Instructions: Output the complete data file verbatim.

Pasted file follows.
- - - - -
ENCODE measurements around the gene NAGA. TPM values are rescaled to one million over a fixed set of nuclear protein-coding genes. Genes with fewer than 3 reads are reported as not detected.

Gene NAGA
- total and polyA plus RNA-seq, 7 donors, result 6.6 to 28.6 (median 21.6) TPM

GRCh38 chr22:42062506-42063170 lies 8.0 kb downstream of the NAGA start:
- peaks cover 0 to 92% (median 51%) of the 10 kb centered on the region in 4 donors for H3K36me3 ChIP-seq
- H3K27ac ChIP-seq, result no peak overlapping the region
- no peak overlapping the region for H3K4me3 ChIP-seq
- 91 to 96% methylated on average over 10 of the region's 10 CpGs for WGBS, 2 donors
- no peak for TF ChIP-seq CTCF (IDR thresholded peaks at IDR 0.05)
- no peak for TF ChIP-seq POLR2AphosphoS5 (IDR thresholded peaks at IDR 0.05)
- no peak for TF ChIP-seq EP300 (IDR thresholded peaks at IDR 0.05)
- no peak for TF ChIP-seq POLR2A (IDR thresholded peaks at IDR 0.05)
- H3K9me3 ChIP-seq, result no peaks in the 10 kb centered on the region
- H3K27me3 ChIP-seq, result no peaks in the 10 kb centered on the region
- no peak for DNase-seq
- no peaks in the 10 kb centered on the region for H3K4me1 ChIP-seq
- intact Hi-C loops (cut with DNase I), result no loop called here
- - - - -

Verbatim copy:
ENCODE measurements around the gene NAGA. TPM values are rescaled to one million over a fixed set of nuclear protein-coding genes. Genes with fewer than 3 reads are reported as not detected.

Gene NAGA
- total and polyA plus RNA-seq, 7 donors, result 6.6 to 28.6 (median 21.6) TPM

GRCh38 chr22:42062506-42063170 lies 8.0 kb downstream of the NAGA start:
- peaks cover 0 to 92% (median 51%) of the 10 kb centered on the region in 4 donors for H3K36me3 ChIP-seq
- H3K27ac ChIP-seq, result no peak overlapping the region
- no peak overlapping the region for H3K4me3 ChIP-seq
- 91 to 96% methylated on average over 10 of the region's 10 CpGs for WGBS, 2 donors
- no peak for TF ChIP-seq CTCF (IDR thresholded peaks at IDR 0.05)
- no peak for TF ChIP-seq POLR2AphosphoS5 (IDR thresholded peaks at IDR 0.05)
- no peak for TF ChIP-seq EP300 (IDR thresholded peaks at IDR 0.05)
- no peak for TF ChIP-seq POLR2A (IDR thresholded peaks at IDR 0.05)
- H3K9me3 ChIP-seq, result no peaks in the 10 kb centered on the region
- H3K27me3 ChIP-seq, result no peaks in the 10 kb centered on the region
- no peak for DNase-seq
- no peaks in the 10 kb centered on the region for H3K4me1 ChIP-seq
- intact Hi-C loops (cut with DNase I), result no loop called here